Other than that, the newest LG UHD sets looked great doing their thing with the native 4k demo material and up-converting blu ray material. On the 84" they had the 3D, BD, Rio playing but it did not look crisp, sharp and colorful at all. Instead the colors looked flat and the image quality was flat and dull. I don't know what happened there but on the LG 3D demo material that can be seen in say Best Buy for example on their half-rez, 3D HD sets there is a clip of a baseball game and the colors looked much better in comparison though the picture quality didn't look as sharp or clear as I thought it should be. Perhaps it's LG's up-conversion chip not being up to the task overall though the picture on the 55" playing the recent 2D Oz movie looked great.

I asked a rep about LG's plans for HDMI 2.0 and he said for now they will be using a dongle but the sets coming out this September will have it installed within. Before I could ask if that meant that 2.0 would be official in the fall he was whisked away. They had a nice raffle of four, $100.00 gift cards, two 250.00 cards and the granddaddy $500.00 card. If my wife or I had won, I'd have mentioned it in the first sentence.
post #52 of 67
Ahh, but would you have bought, even if you'd won the $500 certificate?
post #53 of 67
Personally, because I have dealt and consult for some of the companies researching OLED, I wouldn't buy any screen with that technology at their current technological stated even if they're priced at $1500 for a 50".

Maybe one year after these companies utilize the NHK OLED technology I'd buy one even at $5,000 but not today's iteration of OLED. It's far from ready.
post #54 of 67
^^^ You are right about that.

4K UHD TV interest causing an OLED rethink


http://www.whathifi.com/news/4k-uhd-tv-interest-causing-an-oled-rethink
post #55 of 67
Quote:
Originally Posted by David Susilo View Post

Personally, because I have dealt and consult for some of the companies researching OLED, I wouldn't buy any screen with that technology at their current technological stated even if they're priced at $1500 for a 50".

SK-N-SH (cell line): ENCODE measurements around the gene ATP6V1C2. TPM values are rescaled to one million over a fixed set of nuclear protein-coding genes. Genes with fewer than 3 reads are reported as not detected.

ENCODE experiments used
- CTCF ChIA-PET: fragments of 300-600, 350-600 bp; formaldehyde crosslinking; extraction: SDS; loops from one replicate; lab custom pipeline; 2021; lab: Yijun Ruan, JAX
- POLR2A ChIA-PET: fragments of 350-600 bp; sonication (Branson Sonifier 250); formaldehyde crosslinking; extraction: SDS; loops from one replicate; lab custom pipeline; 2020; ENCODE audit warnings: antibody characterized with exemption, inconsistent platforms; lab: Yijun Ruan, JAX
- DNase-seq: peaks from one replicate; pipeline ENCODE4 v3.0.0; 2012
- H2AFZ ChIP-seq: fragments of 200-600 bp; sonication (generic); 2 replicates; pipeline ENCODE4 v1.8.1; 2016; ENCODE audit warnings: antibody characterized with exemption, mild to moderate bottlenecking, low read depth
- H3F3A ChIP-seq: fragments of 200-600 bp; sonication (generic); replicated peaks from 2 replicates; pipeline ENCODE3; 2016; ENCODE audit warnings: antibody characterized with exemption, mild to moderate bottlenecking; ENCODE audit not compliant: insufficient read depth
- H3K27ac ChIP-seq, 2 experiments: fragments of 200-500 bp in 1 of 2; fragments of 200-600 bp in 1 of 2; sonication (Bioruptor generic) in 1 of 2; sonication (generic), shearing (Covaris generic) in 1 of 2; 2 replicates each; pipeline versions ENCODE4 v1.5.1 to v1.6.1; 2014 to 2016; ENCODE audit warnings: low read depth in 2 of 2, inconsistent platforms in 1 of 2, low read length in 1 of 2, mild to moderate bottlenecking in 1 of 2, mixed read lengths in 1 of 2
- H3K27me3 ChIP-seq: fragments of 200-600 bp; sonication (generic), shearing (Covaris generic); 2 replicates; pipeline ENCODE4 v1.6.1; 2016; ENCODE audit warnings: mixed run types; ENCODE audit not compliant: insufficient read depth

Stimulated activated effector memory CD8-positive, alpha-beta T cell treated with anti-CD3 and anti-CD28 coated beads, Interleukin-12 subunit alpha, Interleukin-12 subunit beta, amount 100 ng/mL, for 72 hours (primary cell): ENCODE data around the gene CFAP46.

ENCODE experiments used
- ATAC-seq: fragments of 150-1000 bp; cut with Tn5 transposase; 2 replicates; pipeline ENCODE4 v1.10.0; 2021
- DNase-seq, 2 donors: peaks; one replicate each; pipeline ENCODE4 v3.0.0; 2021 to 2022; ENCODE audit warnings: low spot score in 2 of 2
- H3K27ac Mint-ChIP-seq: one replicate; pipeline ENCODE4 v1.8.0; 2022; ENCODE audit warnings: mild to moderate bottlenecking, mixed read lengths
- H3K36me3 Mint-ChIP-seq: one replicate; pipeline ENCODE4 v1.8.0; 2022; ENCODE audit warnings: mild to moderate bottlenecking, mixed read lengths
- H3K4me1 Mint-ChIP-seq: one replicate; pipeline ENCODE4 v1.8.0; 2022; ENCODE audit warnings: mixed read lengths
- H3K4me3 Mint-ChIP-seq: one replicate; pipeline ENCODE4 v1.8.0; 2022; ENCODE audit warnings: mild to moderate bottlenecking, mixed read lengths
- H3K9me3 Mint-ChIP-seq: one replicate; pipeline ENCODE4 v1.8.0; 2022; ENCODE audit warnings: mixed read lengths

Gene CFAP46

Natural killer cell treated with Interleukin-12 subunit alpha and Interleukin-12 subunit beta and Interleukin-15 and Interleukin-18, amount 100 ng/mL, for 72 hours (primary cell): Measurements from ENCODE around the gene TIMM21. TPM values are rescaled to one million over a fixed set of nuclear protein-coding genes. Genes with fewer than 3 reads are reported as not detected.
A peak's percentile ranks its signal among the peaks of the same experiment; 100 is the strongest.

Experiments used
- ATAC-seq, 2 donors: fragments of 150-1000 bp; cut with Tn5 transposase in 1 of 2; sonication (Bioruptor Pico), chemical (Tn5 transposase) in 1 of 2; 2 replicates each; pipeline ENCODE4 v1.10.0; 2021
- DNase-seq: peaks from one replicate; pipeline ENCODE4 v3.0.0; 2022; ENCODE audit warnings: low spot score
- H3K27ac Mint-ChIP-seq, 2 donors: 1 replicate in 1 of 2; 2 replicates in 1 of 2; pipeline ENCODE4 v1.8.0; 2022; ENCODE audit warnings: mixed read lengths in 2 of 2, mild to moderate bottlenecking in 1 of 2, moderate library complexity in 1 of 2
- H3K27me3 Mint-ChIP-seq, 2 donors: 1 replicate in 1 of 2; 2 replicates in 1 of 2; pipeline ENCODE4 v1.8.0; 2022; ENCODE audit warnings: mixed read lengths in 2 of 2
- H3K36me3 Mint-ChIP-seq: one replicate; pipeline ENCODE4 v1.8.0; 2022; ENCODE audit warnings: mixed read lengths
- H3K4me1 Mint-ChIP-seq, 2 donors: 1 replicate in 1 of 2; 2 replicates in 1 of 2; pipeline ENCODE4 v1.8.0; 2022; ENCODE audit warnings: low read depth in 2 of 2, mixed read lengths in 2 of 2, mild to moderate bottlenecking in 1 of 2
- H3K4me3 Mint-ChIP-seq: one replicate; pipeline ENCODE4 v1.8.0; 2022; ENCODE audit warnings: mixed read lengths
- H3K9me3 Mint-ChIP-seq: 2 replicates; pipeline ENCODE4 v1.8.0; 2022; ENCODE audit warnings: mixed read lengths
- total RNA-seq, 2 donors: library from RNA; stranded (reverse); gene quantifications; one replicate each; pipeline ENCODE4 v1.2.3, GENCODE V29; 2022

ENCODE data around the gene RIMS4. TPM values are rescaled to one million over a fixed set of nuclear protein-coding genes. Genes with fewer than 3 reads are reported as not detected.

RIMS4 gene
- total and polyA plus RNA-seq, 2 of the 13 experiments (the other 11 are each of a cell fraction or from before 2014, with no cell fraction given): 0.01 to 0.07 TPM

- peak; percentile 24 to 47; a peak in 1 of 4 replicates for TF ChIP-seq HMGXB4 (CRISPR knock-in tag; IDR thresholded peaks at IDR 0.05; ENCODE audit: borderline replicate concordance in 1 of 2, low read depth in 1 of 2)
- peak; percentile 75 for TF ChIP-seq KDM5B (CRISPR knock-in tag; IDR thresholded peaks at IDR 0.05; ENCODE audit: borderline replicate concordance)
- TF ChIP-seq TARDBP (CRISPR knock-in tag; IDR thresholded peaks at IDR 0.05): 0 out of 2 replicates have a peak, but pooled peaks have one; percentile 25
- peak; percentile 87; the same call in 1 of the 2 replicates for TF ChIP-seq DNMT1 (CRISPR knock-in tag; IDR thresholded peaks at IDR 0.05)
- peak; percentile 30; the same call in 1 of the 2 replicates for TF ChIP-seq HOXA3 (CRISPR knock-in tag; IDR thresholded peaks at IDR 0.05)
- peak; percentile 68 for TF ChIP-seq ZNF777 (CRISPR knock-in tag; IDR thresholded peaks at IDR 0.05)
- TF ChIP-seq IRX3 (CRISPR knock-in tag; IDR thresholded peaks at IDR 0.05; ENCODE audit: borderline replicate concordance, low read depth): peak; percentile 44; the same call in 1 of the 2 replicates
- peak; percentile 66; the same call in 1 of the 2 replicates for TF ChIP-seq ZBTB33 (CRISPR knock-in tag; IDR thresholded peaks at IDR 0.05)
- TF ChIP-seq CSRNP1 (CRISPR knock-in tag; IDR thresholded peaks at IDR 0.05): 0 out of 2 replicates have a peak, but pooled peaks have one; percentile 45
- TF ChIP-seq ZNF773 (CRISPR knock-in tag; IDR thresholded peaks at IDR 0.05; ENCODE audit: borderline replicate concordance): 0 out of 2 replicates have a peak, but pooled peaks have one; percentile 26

Maybe one year after these companies utilize the NHK OLED technology I'd buy one even at $5,000 but not today's iteration of OLED. It's far from ready.

What's wrong with it?
post #56 of 67
^^^ the severe uneven wear of the blue OLED have always been the problem. Even with voltage driving control to compensate the wear of blue OLED is not enough to truly compensate its severity.

Reportedly NHK just found out the way to compensate the blue-wear a couple a month ago and none of the OLED makers signed up to use that technology yet.
post #57 of 67
Quote:
Originally Posted by dreaux View Post

^^^ You are right about that.

4K UHD TV interest causing an OLED rethink


http://www.whathifi.com/news/4k-uhd-tv-interest-causing-an-oled-rethink

Sony is the smartest one of them all. At 2013CES they announced that they will only release OLED in UHD
post #58 of 67
Not sure we need UHD on 55" OLEDTVs, especially if it increases the price any higher than OLED is now. Regarding the lifespan, LG claims 30,000 hrs. and hopefully Samsung or any premium TV manufacturer would not bring to market a TV that won't last less than 30,000 hrs.

Let's see how the products perform once more are available for stores and customers start to get these UHD and OLED TVs and of course, reviewers like yourself will give us reliable guidance on the performance of these emerging technologies.
post #59 of 67
When Sony released their tiny OLED, their claim of lifespan was only 10,000 hours (due to the blue OLED wear -- with no voltage control). I'm pretty sure (almost) 10 years later, manufacturers can have at least 20,000 hours (using the voltage control) or more. The question is now how well the voltage control compensates the blue OLED elements. I'm curious to know myself.
post #60 of 67
PS: based on my personal experience with 55", 65", 84" and home 4K projector, I agree that UHD at 55" is on the edge of being pointless unless you sit (again, based on my personal experience) 6ft away from the TV.